Work in Sports
The hope of Auburn
Tailback Rudi Johnson raises expectations on the Plains
By John Donovan, CNNSI.com
One week into his Division I college football career, just one week into Auburn's season, Rudi Johnson is hot. He's the talk of the school, a star of late-night sports highlight shows, the buzz around thousands of football-hungry fans in the state of Alabama.
Johnson is more than just a football player who could be great for Auburn, though. He's a football player who could take Auburn, coming off back-to-back losing seasons for the first time since Pat Dye took over for Doug Barfield in 1981, back to greatness.
"Well, I don't think we're ready yet to have a coronation after one ballgame," laughs Noel Mazzone, the offensive coordinator at Auburn. "But if he's doing this six games from now, then, yeah."
Johnson quickly has become to Auburn what Bo Jackson was, what Stephen Davis was, what James Brooks and Joe Cribbs and all those other great Tigers once were.
Johnson, simply, has become the hope for Auburn.
Yes, thanks to Johnson's impressive Division I debut last week against Wyoming, hope is riding awfully high on the Plains. Johnson gets a good dose of what he means to the team, to the school, to the town every day.
"I'm getting that plus some more," Johnson says, days away from his Southeastern Conference coming out party, Saturday at Ole Miss. "I think they all expect the same thing, coaches, fans. They all want to win."
Johnson, a 5-foot-10, 225-pound junior college transfer, has put a lot of these mighty expectations on himself, of course. He was a phenomenon at Butler County Community College in El Dorado, Kan., leading the school to back-to-back national titles while running for nearly 4,000 yards in his two years there.
His performance in last year's national championship game against Dixie College of Saint George, Utah, is practically mythic. Against the No. 1 juco team in the country, a team that was allowing about 50 rushing yards a game, Johnson ran for 375 yards on 40 carries and scored seven touchdowns in a 49-35 Butler win.
"Butler didn't beat us," Dixie receiver Ethan Ross said at the time. "That running back Rudi guy did."
Still, not long before that game, Auburn coaches didn't even know who Johnson was. Auburn had been looking for a backup quarterback to spell Ben Leard, and had zeroed in on a player from Georgia who was Butler's starter, Daniel Cobb.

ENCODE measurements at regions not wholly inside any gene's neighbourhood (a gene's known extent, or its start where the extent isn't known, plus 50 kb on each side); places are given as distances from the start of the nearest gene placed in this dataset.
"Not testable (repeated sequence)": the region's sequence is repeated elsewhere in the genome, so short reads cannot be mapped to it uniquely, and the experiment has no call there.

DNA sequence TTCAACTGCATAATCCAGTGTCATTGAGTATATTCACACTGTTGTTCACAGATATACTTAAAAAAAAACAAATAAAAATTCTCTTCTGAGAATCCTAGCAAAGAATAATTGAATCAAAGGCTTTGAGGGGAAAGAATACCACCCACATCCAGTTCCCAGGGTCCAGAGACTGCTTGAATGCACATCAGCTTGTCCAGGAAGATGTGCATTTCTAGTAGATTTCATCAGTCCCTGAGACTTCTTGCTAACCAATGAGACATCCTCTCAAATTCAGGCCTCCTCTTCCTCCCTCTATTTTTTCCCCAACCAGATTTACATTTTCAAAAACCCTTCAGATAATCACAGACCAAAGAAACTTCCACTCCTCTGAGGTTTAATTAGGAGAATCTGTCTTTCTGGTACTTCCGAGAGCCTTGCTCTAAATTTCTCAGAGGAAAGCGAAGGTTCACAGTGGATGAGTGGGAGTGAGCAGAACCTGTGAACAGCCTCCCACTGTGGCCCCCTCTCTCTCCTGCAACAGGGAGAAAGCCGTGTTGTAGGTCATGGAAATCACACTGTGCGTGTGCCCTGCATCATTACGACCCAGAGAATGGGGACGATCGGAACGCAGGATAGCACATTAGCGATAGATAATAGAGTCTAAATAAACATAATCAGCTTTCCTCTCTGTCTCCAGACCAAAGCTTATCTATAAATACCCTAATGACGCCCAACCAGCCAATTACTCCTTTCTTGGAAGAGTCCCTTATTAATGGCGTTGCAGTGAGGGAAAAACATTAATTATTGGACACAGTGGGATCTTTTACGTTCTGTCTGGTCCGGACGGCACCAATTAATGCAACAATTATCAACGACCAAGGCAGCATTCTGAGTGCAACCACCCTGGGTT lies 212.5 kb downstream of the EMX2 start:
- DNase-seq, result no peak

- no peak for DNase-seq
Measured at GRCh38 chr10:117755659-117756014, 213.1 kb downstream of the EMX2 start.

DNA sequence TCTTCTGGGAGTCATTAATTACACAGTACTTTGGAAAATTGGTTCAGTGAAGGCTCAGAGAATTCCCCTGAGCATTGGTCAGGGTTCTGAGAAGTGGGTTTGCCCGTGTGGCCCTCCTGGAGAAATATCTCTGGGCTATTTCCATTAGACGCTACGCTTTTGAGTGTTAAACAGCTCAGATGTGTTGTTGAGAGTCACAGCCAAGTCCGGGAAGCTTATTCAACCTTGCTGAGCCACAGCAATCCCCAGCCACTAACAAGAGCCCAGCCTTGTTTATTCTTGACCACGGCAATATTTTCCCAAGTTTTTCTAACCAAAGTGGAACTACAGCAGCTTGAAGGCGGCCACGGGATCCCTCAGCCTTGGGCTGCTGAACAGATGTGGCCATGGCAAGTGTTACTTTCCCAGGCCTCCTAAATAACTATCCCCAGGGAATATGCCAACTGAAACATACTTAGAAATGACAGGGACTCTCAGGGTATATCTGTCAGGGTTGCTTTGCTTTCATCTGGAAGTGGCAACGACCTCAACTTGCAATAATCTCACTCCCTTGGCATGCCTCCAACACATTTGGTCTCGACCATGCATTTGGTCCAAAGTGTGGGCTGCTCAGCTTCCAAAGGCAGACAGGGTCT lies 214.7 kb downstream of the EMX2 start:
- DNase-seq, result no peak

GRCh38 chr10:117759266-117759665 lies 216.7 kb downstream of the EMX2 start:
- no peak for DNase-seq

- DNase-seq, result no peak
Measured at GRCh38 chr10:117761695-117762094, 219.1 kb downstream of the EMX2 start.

Mazzone was talking to Cobb one day when Cobb asked him if the Tigers were interested in a running back. Cobb described Johnson, and Mazzone immediately thought, "We don't need a fullback." He pulled the tapes of Johnson anyway and was impressed enough to get a second look.
"Well, the first thing that convinced me about him was how poor our running game was," says Mazzone. The Tigers were last in the SEC last season and in the bottom 10 in the nation, with 68 running yards a game. "We felt we were bringing back a good quarterback, some good receivers, we got two more tight ends. The missing ingredient was to have a running back ..."
Johnson is not a particularly speedy back. He does most of his running between the tackles. But Mazzone was convinced he'd be an upgrade for the Tigers. Last week against Wyoming, he proved it.
Playing his first game at Jordan-Hare Stadium, Johnson ran for 174 yards on 27 carries and three touchdowns in Auburn's 35-21 win. Most impressive, perhaps, was a 70-yard run with 3:24 left in the game. Johnson broke at least five tackles on that run and carried one Cowboy defender almost 10 yards into the end zone.
It was the first 100-yard day for an Auburn back since Stephen Davis did it in 1994. In fact, Johnson alone ran for more yards than the Tigers had run for, as a team, in any of their 18 previous games.
Johnson has been slammed with phone calls and congratulations from family, former teammates and coaches ever since. But Johnson knows, maybe more than anyone, how short-lived this can be.
"I think I got something to prove," says Johnson, from Ettrick, Va. "A lot of people who supported me, they've also been waiting for this."
Saturday's game against Mississippi should give some indication of just how good Johnson can be. All of Auburn will be watching.
"I don't know," Mazzone says. "That's what we're all anxious to find out. Running back is like quarterback. The whole thing is performance-based. It's all about what kind of numbers the guy is putting up.
"He hasn't scratched the surface, really. He ought to do nothing but get better."
Which is just what Auburn fans want to hear.
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